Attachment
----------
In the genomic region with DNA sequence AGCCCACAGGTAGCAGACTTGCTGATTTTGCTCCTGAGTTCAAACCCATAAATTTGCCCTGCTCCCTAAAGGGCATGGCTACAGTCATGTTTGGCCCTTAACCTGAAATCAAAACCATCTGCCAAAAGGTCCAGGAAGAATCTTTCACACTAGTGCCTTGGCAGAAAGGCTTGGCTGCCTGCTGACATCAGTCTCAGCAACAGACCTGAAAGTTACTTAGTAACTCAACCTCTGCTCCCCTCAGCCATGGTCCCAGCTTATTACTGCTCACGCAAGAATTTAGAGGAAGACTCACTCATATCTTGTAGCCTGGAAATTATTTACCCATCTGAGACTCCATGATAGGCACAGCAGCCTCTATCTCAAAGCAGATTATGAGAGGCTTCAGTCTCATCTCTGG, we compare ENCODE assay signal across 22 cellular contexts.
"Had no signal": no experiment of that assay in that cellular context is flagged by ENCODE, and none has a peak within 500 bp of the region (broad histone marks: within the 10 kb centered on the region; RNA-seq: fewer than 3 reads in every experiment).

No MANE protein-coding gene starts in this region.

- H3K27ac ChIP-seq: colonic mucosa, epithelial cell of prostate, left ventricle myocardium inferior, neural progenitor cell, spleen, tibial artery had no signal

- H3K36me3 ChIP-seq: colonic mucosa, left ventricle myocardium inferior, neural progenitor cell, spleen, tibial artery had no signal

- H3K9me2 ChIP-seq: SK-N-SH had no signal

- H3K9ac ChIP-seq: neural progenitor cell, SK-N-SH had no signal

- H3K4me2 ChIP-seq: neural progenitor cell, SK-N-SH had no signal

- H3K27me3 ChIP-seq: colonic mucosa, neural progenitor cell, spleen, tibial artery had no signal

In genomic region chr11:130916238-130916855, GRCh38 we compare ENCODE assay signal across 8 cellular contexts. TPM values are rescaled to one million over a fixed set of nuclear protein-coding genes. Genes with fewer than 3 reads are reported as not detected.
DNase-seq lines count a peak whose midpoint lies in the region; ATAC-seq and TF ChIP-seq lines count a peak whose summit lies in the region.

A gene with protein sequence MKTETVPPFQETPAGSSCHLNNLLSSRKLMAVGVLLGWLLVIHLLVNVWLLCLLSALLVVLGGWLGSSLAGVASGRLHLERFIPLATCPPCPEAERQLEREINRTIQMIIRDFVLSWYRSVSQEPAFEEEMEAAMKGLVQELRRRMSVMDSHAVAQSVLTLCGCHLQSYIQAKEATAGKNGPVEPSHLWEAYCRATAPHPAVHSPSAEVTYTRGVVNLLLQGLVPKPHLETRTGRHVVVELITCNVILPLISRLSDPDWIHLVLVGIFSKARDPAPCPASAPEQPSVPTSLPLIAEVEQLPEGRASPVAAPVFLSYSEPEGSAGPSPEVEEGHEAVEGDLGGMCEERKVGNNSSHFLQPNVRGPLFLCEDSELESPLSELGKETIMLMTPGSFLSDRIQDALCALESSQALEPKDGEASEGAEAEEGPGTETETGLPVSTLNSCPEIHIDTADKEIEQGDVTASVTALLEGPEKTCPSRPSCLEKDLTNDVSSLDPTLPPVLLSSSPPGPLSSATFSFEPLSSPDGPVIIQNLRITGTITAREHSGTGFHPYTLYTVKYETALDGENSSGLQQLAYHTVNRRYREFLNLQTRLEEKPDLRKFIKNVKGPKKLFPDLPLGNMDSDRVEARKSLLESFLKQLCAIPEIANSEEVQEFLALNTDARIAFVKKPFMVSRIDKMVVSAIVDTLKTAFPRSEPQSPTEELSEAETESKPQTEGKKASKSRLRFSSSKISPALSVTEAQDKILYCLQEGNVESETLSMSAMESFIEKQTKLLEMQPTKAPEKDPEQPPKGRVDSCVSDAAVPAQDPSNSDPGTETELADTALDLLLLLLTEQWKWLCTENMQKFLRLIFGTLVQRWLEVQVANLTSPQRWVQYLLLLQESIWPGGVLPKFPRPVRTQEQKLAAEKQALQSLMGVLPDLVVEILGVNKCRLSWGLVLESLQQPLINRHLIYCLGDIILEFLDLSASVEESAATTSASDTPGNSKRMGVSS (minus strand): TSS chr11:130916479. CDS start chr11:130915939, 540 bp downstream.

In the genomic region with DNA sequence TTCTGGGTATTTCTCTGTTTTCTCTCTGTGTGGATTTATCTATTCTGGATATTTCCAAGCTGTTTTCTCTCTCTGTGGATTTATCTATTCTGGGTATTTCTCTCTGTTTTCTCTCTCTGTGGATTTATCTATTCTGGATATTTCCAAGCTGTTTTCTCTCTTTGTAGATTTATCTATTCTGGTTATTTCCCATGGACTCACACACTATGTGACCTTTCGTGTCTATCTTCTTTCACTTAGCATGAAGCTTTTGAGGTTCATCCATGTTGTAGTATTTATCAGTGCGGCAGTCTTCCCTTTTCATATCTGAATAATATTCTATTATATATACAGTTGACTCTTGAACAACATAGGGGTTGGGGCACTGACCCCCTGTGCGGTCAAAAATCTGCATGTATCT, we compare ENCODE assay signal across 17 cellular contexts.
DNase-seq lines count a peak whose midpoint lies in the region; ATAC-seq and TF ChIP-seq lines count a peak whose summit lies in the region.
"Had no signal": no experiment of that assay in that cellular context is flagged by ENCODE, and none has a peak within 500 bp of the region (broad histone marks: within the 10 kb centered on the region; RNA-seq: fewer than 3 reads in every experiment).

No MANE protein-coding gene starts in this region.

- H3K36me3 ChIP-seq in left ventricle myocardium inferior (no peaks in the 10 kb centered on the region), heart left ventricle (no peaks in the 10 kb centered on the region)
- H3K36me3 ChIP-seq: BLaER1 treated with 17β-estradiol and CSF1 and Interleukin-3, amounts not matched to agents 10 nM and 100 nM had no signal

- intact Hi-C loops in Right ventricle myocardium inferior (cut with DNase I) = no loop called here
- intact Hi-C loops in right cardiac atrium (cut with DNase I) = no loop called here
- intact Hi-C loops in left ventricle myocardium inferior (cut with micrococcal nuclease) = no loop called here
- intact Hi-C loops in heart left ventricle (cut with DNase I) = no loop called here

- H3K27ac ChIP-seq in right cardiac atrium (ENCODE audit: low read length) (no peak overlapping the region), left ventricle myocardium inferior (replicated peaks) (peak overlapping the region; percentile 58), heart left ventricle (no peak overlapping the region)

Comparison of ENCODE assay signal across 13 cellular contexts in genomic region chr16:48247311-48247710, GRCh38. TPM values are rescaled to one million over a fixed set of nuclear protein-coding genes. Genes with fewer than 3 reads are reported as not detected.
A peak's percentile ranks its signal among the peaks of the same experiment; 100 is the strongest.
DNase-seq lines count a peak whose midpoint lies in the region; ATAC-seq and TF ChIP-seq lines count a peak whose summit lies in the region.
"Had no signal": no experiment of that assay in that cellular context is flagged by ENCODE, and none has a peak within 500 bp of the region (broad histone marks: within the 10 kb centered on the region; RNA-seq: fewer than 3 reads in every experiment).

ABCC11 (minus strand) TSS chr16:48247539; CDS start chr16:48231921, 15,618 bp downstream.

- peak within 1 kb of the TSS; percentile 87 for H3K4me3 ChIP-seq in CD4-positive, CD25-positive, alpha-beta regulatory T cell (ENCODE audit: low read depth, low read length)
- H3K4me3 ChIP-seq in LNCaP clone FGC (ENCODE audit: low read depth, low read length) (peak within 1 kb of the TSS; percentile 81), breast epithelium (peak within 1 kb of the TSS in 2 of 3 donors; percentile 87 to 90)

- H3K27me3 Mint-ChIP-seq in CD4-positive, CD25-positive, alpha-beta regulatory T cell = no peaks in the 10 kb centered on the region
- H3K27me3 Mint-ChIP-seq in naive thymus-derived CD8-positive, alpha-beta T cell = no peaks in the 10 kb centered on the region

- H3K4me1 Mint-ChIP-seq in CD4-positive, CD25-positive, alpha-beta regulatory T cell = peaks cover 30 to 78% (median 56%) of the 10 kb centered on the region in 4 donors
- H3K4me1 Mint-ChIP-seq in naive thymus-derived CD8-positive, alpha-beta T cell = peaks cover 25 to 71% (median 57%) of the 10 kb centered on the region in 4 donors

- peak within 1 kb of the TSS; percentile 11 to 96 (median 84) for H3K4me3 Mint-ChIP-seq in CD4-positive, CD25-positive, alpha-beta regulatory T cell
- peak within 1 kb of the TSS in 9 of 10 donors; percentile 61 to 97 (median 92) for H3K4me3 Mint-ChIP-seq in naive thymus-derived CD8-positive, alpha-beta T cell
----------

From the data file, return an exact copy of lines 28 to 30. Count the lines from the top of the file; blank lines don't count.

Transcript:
ABCC11 (minus strand) TSS chr16:48247539; CDS start chr16:48231921, 15,618 bp downstream.

- peak within 1 kb of the TSS; percentile 87 for H3K4me3 ChIP-seq in CD4-positive, CD25-positive, alpha-beta regulatory T cell (ENCODE audit: low read depth, low read length)
- H3K4me3 ChIP-seq in LNCaP clone FGC (ENCODE audit: low read depth, low read length) (peak within 1 kb of the TSS; percentile 81), breast epithelium (peak within 1 kb of the TSS in 2 of 3 donors; percentile 87 to 90)